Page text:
Hostilia (gens)

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Tullus Hostilius defeating the army of Veii and Fidenae, modern fresco.

The gens Hostilia was an ancient family at Rome, which traced its origin to the time of Romulus. The most famous member of the gens was Tullus Hostilius, the third King of Rome; however, all of the Hostilii known from the time of the Republic were plebeians. Several of the Hostilii were distinguished during Punic Wars. The first of the family to obtain the consulship was Aulus Hostilius Mancinus in 170 BC.[1]

Origin[edit]

The Hostilii came originally from Medullia, an ancient city in Latium, and are thought to have settled at Rome in the time of Romulus. Although the Hostilii of the Republic had no specific tradition about Medullia, coins minted by one of the later Hostilii bear the heads of Pallor and Pavor, the gods of fear and panic, in an allusion to Tullus Hostilius, who vowed temples to Pallor and Pavor during his war with Veii and Fidenae. If the later Hostilii were descended from the Hostilii of the regal period, then they were of Medullian origin.[2]

The nomen Hostilius is a patronymic surname, based on the praenomen Hostus, which was borne by the ancestors of the gens. The same praenomen gave rise to another gens, with the nomen Hostius. The earliest known member of the Hostilii was Hostus Hostilius, a Roman champion in the earliest days of the city. However, if he also bore the nomen Hostilius, then that name must have originated at an earlier time. The meaning of the praenomen remains obscure; but it could possibly have originated as a variation of Faustus, another ancient name meaning fortunate; in Etruscan we find two possible cognates, the feminine praenomina Fasti and Hasti, of which the latter is a variation of the former.[3][4]

Praenomina[edit]

The principal first names used by the Hostilii were Aulus, Lucius, and Gaius. There are also instances of Marcus and Publius. The ancient Hostilii appear to have made regular use of the praenomen Hostus. Tullus, also used by the gens in the earliest times, appears to have been revived by the family during the later Republic. A woman of the gens is known to have used the praenomen Quarta.[5]

Branches and cognomina[edit]

The Hostilii of the Republic bore the surnames Cato, Mancinus, Saserna, and Tubulus. Firminus and Rutilus are found in imperial times. Some of the Hostilii do not appear to have had cognomina.[6]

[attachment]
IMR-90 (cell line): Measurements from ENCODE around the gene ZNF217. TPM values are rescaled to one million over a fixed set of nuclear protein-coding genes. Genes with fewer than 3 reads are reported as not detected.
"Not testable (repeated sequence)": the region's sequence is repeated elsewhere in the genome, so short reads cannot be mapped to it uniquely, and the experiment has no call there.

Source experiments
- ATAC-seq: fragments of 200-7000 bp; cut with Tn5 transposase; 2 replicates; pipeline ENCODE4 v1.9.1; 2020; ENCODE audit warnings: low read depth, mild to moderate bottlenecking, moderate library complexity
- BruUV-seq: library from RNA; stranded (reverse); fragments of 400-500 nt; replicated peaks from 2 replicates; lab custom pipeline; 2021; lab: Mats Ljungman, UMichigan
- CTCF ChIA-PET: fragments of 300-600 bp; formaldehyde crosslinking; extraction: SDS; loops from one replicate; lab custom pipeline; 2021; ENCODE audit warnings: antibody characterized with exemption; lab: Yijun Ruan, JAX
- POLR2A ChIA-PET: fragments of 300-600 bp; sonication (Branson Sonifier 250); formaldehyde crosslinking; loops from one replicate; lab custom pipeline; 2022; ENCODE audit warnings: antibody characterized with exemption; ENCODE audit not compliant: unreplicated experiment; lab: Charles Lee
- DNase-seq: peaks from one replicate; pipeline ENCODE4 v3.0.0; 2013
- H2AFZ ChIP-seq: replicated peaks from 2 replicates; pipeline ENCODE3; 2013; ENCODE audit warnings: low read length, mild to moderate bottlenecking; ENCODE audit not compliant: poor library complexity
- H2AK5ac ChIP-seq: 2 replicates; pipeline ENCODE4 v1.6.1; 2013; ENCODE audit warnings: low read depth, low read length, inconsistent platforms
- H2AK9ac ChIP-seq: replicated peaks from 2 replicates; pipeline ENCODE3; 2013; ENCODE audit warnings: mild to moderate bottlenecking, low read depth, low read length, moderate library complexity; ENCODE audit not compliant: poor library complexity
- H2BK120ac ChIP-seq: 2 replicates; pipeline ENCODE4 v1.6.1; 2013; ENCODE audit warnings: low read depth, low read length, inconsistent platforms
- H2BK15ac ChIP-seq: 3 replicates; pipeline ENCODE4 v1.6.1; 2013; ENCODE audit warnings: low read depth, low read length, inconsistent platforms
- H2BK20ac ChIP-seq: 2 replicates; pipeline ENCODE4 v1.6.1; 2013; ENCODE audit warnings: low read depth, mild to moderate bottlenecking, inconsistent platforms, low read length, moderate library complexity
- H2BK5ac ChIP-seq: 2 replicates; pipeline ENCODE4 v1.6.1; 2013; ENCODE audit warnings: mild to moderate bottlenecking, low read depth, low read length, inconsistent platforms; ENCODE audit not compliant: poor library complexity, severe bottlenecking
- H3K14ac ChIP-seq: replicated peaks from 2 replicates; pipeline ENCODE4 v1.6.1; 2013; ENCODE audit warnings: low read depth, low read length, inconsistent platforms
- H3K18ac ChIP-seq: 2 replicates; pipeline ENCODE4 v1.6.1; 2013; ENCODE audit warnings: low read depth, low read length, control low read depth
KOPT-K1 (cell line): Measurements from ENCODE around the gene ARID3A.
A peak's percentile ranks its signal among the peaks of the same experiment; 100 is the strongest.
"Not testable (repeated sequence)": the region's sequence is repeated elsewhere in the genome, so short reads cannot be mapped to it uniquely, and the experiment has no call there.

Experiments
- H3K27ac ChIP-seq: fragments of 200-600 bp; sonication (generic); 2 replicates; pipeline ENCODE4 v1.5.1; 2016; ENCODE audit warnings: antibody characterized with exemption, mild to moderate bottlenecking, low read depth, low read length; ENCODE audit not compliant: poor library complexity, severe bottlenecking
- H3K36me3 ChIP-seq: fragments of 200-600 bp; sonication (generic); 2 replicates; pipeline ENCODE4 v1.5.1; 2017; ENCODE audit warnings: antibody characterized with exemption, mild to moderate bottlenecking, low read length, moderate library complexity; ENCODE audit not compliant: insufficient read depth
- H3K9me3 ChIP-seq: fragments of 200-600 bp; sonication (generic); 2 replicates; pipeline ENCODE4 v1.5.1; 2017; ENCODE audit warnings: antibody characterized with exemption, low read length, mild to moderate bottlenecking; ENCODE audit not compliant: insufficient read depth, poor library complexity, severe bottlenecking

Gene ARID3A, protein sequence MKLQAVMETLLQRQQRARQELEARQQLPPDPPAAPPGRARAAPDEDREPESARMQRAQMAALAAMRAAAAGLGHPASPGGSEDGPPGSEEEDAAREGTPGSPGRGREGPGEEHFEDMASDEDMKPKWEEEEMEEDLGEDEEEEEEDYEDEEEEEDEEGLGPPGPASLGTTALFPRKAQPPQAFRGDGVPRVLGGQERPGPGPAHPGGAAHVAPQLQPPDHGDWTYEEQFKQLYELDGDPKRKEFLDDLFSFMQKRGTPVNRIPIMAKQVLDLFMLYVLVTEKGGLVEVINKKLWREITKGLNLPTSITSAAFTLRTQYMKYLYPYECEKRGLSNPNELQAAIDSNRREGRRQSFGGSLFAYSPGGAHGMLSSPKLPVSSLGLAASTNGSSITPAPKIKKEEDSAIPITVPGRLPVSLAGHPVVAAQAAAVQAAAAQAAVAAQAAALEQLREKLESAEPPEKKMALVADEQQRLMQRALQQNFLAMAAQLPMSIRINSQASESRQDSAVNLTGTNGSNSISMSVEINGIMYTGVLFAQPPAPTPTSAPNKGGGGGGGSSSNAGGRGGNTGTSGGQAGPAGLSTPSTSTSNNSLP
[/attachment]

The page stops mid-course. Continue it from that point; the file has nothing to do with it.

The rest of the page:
Members[edit]

This list includes abbreviated praenomina. For an explanation of this practice, see filiation.

Hostilii Mancini[edit]

Hostilii Tubuli[edit]

Hostilii Catones[edit]

Hostilii Sasernae[edit]

  • Hostilius Saserna, the name of two agricultural writers, father and son, who lived in the time between Cato and Varro.[31][32][33]
  • Lucius Hostilius Saserna, triumvir monetalis in 48 BC.[34]
  • Gaius Hostilius Saserna, served with his brother, Publius, under Caesar in the African War, in 46 BC.[35]
  • Publius Hostilius Saserna, served under Caesar in the African War.[36]

See also[edit]

Footnotes[edit]

  1. ^ Dictionary of Greek and Roman Biography and Mythology, William Smith, Editor.
  2. ^ Dictionary of Greek and Roman Biography and Mythology, William Smith, Editor.
  3. ^ George Davis Chase, "The Origin of Roman Praenomina", in Harvard Studies in Classical Philology, vol. VIII (1897).
  4. ^ Dictionary of Greek and Roman Biography and Mythology, William Smith, Editor.
  5. ^ Dictionary of Greek and Roman Biography and Mythology, William Smith, Editor.
  6. ^ Dictionary of Greek and Roman Biography and Mythology, William Smith, Editor.
  7. ^ Titus Livius, Ab Urbe Condita, i. 12.
  8. ^ Dionysius of Halicarnassus, Romaike Archaiologia, iii. 1.
  9. ^ Macrobius Ambrosius Theodosius, Saturnalia, i. 6.
  10. ^ Dionysius of Halicarnassus, Romaike Archaiologia, ii. 45, iii. 1.
  11. ^ Macrobius, Saturnalia, i. 6.
  12. ^ Titus Livius, Ab Urbe Condita, xl. 37.
  13. ^ Marcus Vitruvius Pollio, De Architectura, i. 4. p. 30 Bipont. ed.
  14. ^ Titus Livius, Ab Urbe Condita, xliv. 19, 29.
  15. ^ Priscianus Caesariensis, Institutiones Grammaticae, p. 719, ed. Putsch.
  16. ^ Marcus Tullius Cicero, De Oratore, i. 57.
  17. ^ Marcus Tullius Cicero, Philippicae, xiii. 12. § 26.
  18. ^ Julius Obsequens, Liber de Prodigiis, 132.
  19. ^ Lucius Cassius Dio Cocceianus, Roman History, lxvi. 13.
  20. ^ Gaius Plinius Caecilius Secundus, Epistulae, ii, 11, 12.
  21. ^ Titus Livius, Ab Urbe Condita, xxii. 15.
  22. ^ Broughton, vol. I, pp. 480, 484.
  23. ^ Aulus Gellius, Noctes Atticae, iv. 14.
  24. ^ Titus Livius, Ab Urbe Condita, xxvii. 6, 7, 11, 22, 24, 35, 40, xxviii. 10, xxix. 13.
  25. ^ Marcus Tullius Cicero, Epistulae ad Atticum, xii. 5. § 3, De Finibus Bonorum et Malorum, ii. 16, iv. 28, v. 22, De Natura Deorum, i. 23, iii. 30, Pro Scauro, 1.
  26. ^ Quintus Asconius Pedianus, in Scauro, p. 23 ed. Orelli.
  27. ^ Joseph Hilarius Eckhel, Doctrina Numorum Veterum, vol. v. p. 227.
  28. ^ Titus Livius, Ab Urbe Condita, xxvii. 35, 36, xviii. 10, xxxi. 4.
  29. ^ Titus Livius, Ab Urbe Condita, xxvii. 35, 36.
  30. ^ Titus Livius, Ab Urbe Condita, xxxviii. 55.
  31. ^ Gaius Plinius Secundus, Historia Naturalis, xvii. 21. s. 35 § 22.
  32. ^ Marcus Terentius Varro, Rerum Rusticarum libri III, i. 2. § 22, i. 16. § 5, i. 18. § 2.
  33. ^ Lucius Junius Moderatus Columella, De Re Rustica, i. 1. § 12.
  34. ^ Joseph Hilarius Eckhel, Doctrina Numorum Veterum, vol. v. p. 226.
  35. ^ Gaius Julius Caesar (attributed), De Bello Africo (On the African War), ix, x, xxix, lvii.
  36. ^ Caesar, De Bello Africo, x.

 This article incorporates text from a publication now in the public domainSmith, William, ed. (1870). "article name needed". Dictionary of Greek and Roman Biography and Mythology.